values from class “Cardiology_Diseases” and range
values from combination of classes
OWL combined with RDF/RDFS provides an
environment for developing domain ontologies by
organizing and describing
the domain concepts
BioMedical Informatics
XML-STDS-95
Disease Ontology
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Instances of
Mitral_Valve_Disorders
Hierarchical organization of Cardiology Diseases
XML-STDS-96
Disease Ontology
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Property Defined
Representation of “Mitral_Valve_Prolapse” knowledge using properties
and instances
XML-STDS-97
Implemented Ontology in OWL Format
…………..
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<Congenital_Heart_Disease rdf:ID="Atrial_septal_defect">
<Complications>
<Cardiac_Arrhythmias rdf:ID="Arrhythmia">
<Has_Intervention
rdf:datatype="http://www.w3.org/2001/XMLSchema#string"
>defibrillation</Has_Intervention>
<Have_Symptoms>
<Cardiology_Symptoms rdf:ID="Dyspnea"/>
</Have_Symptoms>
<Has_Diagnosis_Test>
<Cardiology_Diagnosis_Test
rdf:ID="Coronary_Angiography">
<Has_Synonyms
rdf:datatype="http://www.w3.org/2001/XMLSchema#string"
>coronary catheterization </Has_Synonyms>
………………..
XML-STDS-98
Bio-Medical Ontologies
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Review a Wide Range of Available Ontologies and
Standards:
 OpenCyc
 WordNet
 Galen
 UMLS
 SNOMED – CT
 FMA
 Gene Ontology
XML-STDS-99
Open Cyc
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
Open Cyc is an Upper level ontology developed by
Cycorp Inc.
Open Cyc has 60,000 hand coded assertions that
capture “common sense language”, so that AI
algorithms can perform human like reasoning and
contains 6,000 concepts
XML-STDS-100
Example of Open Cyc
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XML-STDS-101
Word Net

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WordNet is an electronic lexical database developed at
Princeton University that serves as a resource for
applications in natural language processing and
information retrieval.
cancer, malignant neoplastic disease: any malignant growth or tumor caused by
abnormal and uncontrolled cell division; it may spread to other parts of the body
through the lymphatic system or the blood stream
Cancer, Crab: (astrology) a person who is born while the sun is in Cancer
Cancer: a small zodiacal constellation in the northern hemisphere; between Leo and
Gemini
Cancer, Cancer the Crab, Crab: the fourth sign of the zodiac; the sun is in this sign
from about June 21 to July 22
Cancer, genus Cancer: type genus of the family Cancridae
XML-STDS-102
Unifies Medical Language System

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UMLS was developed for National Library of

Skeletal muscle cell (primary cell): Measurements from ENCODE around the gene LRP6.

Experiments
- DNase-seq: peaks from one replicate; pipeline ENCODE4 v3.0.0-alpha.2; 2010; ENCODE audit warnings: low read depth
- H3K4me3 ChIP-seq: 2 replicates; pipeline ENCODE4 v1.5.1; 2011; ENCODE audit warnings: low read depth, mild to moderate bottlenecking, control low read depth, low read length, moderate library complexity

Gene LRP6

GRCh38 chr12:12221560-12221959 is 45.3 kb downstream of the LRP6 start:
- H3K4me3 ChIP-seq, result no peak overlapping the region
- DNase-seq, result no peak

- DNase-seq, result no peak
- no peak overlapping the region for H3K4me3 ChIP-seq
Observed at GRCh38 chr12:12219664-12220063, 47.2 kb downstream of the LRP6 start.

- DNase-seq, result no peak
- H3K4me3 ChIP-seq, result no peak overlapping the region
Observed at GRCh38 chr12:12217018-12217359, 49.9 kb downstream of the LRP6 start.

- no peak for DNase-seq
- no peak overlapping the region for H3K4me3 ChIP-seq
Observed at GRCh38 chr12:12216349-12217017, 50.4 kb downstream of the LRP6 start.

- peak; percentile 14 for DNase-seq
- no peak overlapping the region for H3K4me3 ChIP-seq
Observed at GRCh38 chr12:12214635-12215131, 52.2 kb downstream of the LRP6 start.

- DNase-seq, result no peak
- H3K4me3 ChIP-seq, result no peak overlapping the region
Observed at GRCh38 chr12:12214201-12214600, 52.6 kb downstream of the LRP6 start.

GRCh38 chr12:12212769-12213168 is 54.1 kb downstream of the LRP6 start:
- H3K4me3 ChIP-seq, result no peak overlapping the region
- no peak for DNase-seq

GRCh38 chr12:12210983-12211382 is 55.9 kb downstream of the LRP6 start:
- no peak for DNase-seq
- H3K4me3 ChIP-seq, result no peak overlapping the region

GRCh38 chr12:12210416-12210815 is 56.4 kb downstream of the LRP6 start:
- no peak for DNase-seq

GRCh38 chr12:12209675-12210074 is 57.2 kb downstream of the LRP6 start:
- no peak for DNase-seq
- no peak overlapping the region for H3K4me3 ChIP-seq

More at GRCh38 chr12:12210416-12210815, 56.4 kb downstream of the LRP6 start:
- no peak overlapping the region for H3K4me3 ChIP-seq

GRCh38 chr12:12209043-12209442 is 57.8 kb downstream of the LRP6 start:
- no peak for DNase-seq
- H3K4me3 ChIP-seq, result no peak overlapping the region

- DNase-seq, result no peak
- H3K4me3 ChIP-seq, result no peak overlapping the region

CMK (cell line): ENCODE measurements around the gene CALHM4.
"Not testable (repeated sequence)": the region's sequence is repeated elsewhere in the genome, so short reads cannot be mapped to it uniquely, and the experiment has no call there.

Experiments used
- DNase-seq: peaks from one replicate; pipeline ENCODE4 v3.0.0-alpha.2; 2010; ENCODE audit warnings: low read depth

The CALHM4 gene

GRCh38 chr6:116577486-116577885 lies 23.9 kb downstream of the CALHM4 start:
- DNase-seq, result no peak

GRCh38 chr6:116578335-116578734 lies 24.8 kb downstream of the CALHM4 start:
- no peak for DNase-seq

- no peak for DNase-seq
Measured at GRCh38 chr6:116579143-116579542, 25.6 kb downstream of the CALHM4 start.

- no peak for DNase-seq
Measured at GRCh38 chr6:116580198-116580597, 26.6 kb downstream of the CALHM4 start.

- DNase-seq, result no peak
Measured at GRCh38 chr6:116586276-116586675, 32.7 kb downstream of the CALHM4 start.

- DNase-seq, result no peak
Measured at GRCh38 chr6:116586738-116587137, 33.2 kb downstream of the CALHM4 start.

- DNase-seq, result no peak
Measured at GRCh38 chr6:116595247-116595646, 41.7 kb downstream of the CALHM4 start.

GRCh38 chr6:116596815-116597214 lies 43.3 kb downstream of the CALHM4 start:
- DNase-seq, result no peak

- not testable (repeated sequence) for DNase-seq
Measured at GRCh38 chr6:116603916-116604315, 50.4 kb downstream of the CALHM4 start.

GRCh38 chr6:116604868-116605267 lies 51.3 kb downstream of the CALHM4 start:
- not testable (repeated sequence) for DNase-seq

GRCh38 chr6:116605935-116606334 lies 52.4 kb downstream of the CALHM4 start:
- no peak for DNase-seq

Medicine
Disease is semantic type
with around 392 relations
(109 semantic relations
and 22 other relations).
Pneumonia categorized
under one semantic type
Disease, but has
hundreds of relations.
XML-STDS-103
SNOMED-CT
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SNOMED stands for Systemized Nomenclature Of
Medicine Clinical Terms. SNOMED-CT is the
result of merging two ontologies: SNOMED-RT and
Clinical Terms.
XML-STDS-104
Ontology Integration
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

All the ontologies developed have a common aim,
describing the domain knowledge
Integration of ontologies is becoming very critical
 Applications tend to use multiple ontologies
 Concepts in the various ontologies overlap or
same concept is described in multiple ways.
For example, the concept “Blood” is described as
differently
 “Fluid” in one ontology
 “Substance” in another ontology
 “semi-solid” in a third ontology
Need to Reconcile these Differences When
Attempting to “Combine” data that Originates from
Different Ontologies
XML-STDS-105
Ontology Integration
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Semantics vs Structural Integration ?
Difficulties of integration arise with similar, same and
complementary ontology integration.
Ontology B
XML-STDS-106
OASIS

Ontology Mapping and Integration Framework
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XML-STDS-107
Application of Ontologies
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

Randomized Clinical Trails: one of the least
biasedsources of clinical research evidence, and are
therefore a critical resource for the practice of
evidence-based medicine
Scientific community is trying to encode the finding in
computer process able language
However, for evidence to be put in practice one has to
analysis the data. The canonical practice for trial
interpretation is call System Reviewing.
Source for Data Specification:
 Trial Reports
 Trial Databases.
XML-STDS-108
Life Cycle of Clinical Trials